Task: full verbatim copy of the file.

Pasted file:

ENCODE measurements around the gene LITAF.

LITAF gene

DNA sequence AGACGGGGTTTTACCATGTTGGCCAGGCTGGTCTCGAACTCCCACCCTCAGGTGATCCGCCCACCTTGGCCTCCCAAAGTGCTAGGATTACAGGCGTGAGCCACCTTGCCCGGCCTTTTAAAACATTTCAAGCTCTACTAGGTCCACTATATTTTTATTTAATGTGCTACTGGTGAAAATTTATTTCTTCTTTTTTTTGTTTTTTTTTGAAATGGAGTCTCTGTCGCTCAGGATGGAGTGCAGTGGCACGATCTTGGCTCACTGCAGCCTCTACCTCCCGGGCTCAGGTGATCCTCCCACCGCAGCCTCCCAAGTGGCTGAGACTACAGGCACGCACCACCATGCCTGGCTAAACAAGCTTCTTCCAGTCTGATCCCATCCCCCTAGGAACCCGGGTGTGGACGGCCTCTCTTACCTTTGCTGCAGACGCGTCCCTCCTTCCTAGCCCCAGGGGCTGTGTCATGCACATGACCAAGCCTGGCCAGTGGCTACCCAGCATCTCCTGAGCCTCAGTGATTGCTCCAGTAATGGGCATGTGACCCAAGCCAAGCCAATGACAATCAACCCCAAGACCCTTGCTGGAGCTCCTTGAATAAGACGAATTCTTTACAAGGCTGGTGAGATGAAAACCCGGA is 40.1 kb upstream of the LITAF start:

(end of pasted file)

ENCODE measurements around the gene LITAF.

LITAF gene

DNA sequence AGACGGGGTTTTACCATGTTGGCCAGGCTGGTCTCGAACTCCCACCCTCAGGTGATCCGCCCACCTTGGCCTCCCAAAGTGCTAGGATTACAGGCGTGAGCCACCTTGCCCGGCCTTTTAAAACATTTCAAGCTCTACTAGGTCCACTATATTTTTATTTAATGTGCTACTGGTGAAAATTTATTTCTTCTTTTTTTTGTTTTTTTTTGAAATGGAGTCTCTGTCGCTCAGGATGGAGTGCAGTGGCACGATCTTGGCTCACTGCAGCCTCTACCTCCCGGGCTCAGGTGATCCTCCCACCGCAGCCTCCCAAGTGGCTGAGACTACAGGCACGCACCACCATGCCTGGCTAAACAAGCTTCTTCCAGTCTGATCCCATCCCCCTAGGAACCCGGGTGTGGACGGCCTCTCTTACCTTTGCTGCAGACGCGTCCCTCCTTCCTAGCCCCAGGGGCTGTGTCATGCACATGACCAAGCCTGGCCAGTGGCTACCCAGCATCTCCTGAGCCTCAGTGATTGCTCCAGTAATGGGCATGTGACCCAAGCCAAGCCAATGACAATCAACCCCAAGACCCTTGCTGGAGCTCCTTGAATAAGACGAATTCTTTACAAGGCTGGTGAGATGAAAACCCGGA is 40.1 kb upstream of the LITAF start: